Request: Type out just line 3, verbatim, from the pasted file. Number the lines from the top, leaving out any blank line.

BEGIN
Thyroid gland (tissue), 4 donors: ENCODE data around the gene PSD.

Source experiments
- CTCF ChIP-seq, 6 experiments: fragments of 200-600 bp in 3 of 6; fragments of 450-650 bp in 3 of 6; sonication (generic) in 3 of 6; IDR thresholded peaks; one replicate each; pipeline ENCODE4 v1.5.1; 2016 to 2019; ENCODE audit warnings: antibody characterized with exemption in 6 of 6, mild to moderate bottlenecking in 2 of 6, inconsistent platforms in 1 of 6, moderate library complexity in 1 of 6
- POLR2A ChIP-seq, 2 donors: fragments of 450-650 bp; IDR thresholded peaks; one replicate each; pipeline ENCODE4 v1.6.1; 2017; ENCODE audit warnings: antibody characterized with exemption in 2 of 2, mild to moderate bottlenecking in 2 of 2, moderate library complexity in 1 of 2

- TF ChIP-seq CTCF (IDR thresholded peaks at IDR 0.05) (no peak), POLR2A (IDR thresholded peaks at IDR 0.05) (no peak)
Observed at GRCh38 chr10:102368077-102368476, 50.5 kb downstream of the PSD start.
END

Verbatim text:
- CTCF ChIP-seq, 6 experiments: fragments of 200-600 bp in 3 of 6; fragments of 450-650 bp in 3 of 6; sonication (generic) in 3 of 6; IDR thresholded peaks; one replicate each; pipeline ENCODE4 v1.5.1; 2016 to 2019; ENCODE audit warnings: antibody characterized with exemption in 6 of 6, mild to moderate bottlenecking in 2 of 6, inconsistent platforms in 1 of 6, moderate library complexity in 1 of 6